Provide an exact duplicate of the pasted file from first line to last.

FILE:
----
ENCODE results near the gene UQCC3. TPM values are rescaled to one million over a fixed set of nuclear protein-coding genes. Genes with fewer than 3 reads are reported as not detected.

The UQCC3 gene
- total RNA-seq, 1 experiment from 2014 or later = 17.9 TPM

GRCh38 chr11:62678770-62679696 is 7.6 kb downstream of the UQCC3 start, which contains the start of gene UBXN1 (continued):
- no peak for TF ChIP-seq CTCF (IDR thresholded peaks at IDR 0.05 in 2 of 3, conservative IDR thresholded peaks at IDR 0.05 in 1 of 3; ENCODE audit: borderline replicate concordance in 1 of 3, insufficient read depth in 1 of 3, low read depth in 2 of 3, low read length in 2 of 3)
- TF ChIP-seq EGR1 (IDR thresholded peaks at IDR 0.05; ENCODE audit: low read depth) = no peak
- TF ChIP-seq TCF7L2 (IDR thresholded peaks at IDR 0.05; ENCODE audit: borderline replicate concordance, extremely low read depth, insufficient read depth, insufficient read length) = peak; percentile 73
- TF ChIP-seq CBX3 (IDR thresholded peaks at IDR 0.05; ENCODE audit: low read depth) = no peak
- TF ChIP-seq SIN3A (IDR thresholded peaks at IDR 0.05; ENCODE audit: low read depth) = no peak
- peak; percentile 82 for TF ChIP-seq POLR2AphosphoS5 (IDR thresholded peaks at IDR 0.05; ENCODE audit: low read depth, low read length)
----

ENCODE results near the gene UQCC3. TPM values are rescaled to one million over a fixed set of nuclear protein-coding genes. Genes with fewer than 3 reads are reported as not detected.

The UQCC3 gene
- total RNA-seq, 1 experiment from 2014 or later = 17.9 TPM

GRCh38 chr11:62678770-62679696 is 7.6 kb downstream of the UQCC3 start, which contains the start of gene UBXN1 (continued):
- no peak for TF ChIP-seq CTCF (IDR thresholded peaks at IDR 0.05 in 2 of 3, conservative IDR thresholded peaks at IDR 0.05 in 1 of 3; ENCODE audit: borderline replicate concordance in 1 of 3, insufficient read depth in 1 of 3, low read depth in 2 of 3, low read length in 2 of 3)
- TF ChIP-seq EGR1 (IDR thresholded peaks at IDR 0.05; ENCODE audit: low read depth) = no peak
- TF ChIP-seq TCF7L2 (IDR thresholded peaks at IDR 0.05; ENCODE audit: borderline replicate concordance, extremely low read depth, insufficient read depth, insufficient read length) = peak; percentile 73
- TF ChIP-seq CBX3 (IDR thresholded peaks at IDR 0.05; ENCODE audit: low read depth) = no peak
- TF ChIP-seq SIN3A (IDR thresholded peaks at IDR 0.05; ENCODE audit: low read depth) = no peak
- peak; percentile 82 for TF ChIP-seq POLR2AphosphoS5 (IDR thresholded peaks at IDR 0.05; ENCODE audit: low read depth, low read length)